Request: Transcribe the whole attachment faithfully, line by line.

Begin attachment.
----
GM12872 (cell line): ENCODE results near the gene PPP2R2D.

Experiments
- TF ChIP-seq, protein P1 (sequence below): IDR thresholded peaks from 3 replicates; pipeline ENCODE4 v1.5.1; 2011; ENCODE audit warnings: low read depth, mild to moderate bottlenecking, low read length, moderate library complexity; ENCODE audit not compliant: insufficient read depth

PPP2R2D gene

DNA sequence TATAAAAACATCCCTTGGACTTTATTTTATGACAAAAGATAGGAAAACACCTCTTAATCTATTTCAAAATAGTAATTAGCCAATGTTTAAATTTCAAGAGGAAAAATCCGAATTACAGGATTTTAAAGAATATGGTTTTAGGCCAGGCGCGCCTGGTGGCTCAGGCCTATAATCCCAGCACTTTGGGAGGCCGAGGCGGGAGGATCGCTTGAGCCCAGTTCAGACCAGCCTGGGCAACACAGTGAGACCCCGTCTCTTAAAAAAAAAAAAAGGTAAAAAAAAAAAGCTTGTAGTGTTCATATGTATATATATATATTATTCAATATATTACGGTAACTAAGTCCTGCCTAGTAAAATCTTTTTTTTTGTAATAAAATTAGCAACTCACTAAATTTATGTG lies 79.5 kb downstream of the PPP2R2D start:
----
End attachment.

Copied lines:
GM12872 (cell line): ENCODE results near the gene PPP2R2D.

Experiments
- TF ChIP-seq, protein P1 (sequence below): IDR thresholded peaks from 3 replicates; pipeline ENCODE4 v1.5.1; 2011; ENCODE audit warnings: low read depth, mild to moderate bottlenecking, low read length, moderate library complexity; ENCODE audit not compliant: insufficient read depth

PPP2R2D gene

DNA sequence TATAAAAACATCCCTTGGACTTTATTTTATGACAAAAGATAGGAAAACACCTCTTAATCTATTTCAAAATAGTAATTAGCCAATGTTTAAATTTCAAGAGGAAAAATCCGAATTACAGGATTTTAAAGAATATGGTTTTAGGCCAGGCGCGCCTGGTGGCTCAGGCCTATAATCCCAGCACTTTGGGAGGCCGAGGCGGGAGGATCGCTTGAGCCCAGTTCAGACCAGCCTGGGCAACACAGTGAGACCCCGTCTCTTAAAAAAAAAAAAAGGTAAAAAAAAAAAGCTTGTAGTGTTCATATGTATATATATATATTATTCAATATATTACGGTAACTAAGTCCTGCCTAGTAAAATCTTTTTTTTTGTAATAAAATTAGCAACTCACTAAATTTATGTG lies 79.5 kb downstream of the PPP2R2D start: